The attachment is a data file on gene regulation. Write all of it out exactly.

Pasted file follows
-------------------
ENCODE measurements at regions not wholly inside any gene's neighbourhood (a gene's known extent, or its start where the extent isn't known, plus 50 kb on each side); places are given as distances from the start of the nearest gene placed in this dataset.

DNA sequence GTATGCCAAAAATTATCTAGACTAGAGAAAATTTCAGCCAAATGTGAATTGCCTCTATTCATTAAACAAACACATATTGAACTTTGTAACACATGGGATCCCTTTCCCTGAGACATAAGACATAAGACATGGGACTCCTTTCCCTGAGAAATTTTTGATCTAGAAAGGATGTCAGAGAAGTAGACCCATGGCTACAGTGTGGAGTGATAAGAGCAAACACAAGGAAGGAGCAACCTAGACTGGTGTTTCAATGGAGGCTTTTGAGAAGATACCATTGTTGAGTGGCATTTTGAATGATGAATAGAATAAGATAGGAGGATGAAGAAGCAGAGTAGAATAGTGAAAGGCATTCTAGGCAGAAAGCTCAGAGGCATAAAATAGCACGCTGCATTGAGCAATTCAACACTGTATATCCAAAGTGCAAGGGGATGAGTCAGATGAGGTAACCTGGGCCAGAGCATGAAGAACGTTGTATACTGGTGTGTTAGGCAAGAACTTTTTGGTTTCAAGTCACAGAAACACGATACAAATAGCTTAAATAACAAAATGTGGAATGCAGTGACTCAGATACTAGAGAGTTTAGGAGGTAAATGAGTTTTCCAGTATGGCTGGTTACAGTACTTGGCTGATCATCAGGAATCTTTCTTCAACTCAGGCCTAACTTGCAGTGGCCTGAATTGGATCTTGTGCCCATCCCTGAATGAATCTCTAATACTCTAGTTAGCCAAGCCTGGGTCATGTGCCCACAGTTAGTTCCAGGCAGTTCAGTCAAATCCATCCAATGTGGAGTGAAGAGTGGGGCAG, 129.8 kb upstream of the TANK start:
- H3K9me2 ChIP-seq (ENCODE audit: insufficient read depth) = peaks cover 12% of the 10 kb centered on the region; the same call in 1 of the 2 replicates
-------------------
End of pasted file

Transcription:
ENCODE measurements at regions not wholly inside any gene's neighbourhood (a gene's known extent, or its start where the extent isn't known, plus 50 kb on each side); places are given as distances from the start of the nearest gene placed in this dataset.

DNA sequence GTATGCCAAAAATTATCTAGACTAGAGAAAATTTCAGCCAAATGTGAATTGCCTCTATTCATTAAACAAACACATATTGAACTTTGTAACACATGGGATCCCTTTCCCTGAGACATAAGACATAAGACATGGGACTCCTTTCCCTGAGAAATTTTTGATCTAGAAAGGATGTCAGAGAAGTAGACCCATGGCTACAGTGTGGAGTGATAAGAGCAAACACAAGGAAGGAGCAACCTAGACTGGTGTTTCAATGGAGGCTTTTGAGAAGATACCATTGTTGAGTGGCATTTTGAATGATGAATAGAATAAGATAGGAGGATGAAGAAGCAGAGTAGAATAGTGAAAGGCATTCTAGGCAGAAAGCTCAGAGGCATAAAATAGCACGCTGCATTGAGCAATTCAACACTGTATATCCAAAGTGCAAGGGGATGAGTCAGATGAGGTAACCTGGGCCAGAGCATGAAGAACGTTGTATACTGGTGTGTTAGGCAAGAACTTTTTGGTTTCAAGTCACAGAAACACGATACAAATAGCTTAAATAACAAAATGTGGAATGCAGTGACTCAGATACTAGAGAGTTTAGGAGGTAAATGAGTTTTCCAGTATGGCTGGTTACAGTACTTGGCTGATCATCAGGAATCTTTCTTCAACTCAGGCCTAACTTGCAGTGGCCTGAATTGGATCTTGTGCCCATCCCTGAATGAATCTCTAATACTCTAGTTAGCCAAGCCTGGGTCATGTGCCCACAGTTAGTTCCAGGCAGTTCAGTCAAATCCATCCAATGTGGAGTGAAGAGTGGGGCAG, 129.8 kb upstream of the TANK start:
- H3K9me2 ChIP-seq (ENCODE audit: insufficient read depth) = peaks cover 12% of the 10 kb centered on the region; the same call in 1 of the 2 replicates